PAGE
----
That’s not to say Bon Iver, Bon Iver is a pop album, or that it’s even as massive a departure from Emma as it could have been. There are songs here—namely the magnificent “Holocene,” probably the consensus choice for “best song on the album”—that wouldn’t have been out of place on the predecessor. But when Vernon does start rewriting the rubric, he does so in beguiling and electrifying ways. The sheer bigness of “Perth” was jaw-dropping in the wake of an album that, even when it was layered and emotionally bombastic, still felt small enough to fit into a rustic Wisconsin cabin. Songs like “Minnesota, WI” and “Calgary” have an expansive, journeyman feel to them that belies the album’s alternate-universe roadmap, with its mysterious, mixed-up place names.

Most audacious of all is “Beth/Rest,” the most overt ‘80s send-up on the record and perhaps Vernon’s greatest song ever. Schmaltzy keyboards; reedy saxophones; a cinematic, drama-filled guitar solo. I remember friends of mine, at the time, poking fun at these elements and the era of music they referenced. To a lot of indieheads who’d found their way to Bon Iver because of “Skinny Love” and “Re: Stacks,” the full-on ‘80s pop cheese of “Beth/Rest” was one bridge too far. A lot of people wrote the song off as an outlier, if not the album’s clear, laughable weak point. But I always felt like those listeners missed the point: “Beth/Rest” was not only a tip of the hat to the pop music world that Vernon had enmeshed himself into—and a called shot for the ‘80s-centric music trends that were about to overwhelm pop—but it was also the closest he got to directly channeling his biggest influences for Bon Iver, Bon Iver. No other song would have been a more fitting conclusion, in part because no other song that Vernon has written—before or since—has had the same level of propulsive power. When you start an album with a storm, you need to end it somewhere similarly explosive. “Beth/Rest,” with its ‘80s rom-com swell, was the natural piece to finish the puzzle.

As a music listener, I find I’m drawn to “transitional” albums in an artist’s catalog: the records that come between an artist’s early, template-setting roots and the weird, daring left turns they’ll take later. A transitional record is an album where an artist starts to exhibit restlessness and evolve their sound beyond their foundational elements, but where they’re not quite to the point of leaving those early comfort zones behind entirely. The Beatles’ Rubber Soul was a transitional album, between the perfect pop of their early albums and the psychedelic experimentation of their later ones. Taylor Swift’s Red was a transitional album, between her diaristic country music roots and her imperial pop phase. In 2011, mere months before Bon Iver, Bon Iver hit shelves, Vernon’s fellow indie-folk torchbearers in Fleet Foxes unleashed their own transitional album in Hopelessness Blues, the midway point between their resoundingly pretty, harmony-rich folk-rock and the darker, weirder, more anxiety-ridden music they would make later.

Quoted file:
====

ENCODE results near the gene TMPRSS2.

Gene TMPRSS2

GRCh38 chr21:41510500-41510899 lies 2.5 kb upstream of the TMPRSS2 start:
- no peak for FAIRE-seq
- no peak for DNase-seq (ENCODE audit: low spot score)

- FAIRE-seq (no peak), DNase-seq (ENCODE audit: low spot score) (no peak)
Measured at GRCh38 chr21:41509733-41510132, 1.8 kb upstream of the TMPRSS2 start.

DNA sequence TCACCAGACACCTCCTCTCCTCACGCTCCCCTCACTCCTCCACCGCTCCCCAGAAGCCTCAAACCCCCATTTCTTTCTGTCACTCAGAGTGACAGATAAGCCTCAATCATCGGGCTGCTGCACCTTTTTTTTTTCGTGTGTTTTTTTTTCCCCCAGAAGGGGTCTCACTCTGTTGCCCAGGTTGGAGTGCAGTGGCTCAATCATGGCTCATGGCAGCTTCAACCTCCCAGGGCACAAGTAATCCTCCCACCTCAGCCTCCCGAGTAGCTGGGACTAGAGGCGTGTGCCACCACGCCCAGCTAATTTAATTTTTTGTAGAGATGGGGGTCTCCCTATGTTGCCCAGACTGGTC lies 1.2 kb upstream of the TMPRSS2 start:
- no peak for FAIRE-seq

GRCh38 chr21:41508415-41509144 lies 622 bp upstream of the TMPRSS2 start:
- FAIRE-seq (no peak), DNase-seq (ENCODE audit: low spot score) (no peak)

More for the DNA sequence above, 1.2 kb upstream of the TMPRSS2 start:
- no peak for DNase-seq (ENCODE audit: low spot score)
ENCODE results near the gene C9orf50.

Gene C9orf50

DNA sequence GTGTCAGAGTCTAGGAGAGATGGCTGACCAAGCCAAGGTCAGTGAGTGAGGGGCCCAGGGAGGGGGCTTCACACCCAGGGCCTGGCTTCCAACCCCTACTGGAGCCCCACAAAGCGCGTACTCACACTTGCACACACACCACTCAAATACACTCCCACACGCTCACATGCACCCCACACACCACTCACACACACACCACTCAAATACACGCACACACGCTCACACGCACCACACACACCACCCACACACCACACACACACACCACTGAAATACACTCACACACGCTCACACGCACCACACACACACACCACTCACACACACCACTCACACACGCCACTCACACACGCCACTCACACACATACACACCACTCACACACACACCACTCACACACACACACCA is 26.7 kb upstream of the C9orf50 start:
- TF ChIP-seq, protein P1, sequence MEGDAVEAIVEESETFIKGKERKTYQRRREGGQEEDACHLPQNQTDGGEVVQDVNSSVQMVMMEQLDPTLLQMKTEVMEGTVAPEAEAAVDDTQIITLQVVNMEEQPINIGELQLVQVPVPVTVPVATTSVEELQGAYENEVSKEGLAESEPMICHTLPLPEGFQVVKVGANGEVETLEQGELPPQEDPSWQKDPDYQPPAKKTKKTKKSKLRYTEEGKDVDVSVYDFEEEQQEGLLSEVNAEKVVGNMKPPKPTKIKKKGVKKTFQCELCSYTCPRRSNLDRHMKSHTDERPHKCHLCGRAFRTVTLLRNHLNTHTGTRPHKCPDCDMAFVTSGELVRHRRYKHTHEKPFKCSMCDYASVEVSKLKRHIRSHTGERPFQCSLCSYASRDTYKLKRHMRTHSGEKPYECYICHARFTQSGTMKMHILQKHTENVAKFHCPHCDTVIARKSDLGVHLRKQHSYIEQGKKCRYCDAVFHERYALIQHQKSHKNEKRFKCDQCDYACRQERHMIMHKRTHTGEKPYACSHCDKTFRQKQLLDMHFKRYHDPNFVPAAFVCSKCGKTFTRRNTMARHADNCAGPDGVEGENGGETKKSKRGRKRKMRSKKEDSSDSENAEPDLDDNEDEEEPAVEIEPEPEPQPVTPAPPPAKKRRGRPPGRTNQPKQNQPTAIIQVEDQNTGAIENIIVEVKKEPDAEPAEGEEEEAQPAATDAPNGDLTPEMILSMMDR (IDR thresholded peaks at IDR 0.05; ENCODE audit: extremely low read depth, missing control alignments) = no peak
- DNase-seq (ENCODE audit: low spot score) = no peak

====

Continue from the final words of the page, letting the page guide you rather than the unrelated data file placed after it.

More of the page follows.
Bon Iver, Bon Iver fits into this legacy of transitional albums. It still bears most of the hallmarks of For Emma, Forever Ago, from the acoustic guitars to an album cover that evokes remote, peaceful places. But it also starts bristling against Emma’s confines in fascinating ways. The melodies are more meandering. The lyrics frequently dissolve into nonsense, with the music becoming more about feeling than understanding. And the influences nod toward an expanded sonic palette without quite leaving behind the folky sweet spot that Bon Iver had made its name on—until the last track, at least.

Vernon would never make a record like this again. In 2016, after five years away from the Bon Iver moniker, he returned to the well with 22, A Million, an audacious, experimental left turn informed as much by hip-hop and electronic music as it was by folk. 2019’s i,i meanwhile, felt like Vernon’s attempt to build his once sparse and intimate songs into arena rock anthems. There’s magic to these records, as well as to Vernon’s numerous side projects—from Volcano Choir (2013’s Repave is the truest spiritual follow-up to Bon Iver, Bon Iver in everything but the name) to Big Red Machine (a team-up with The National’s Aaron Dessner that helped pave the way for Taylor Swift’s folklore and evermore). But just like Red and Rubber Soul and Helplessness Blues, there’s something particular about Bon Iver, Bon Iver that Vernon never quite recaptured. That fact alone makes it a remarkably special album—a 100-year storm, if you will, the likes of which we may never see or hear again.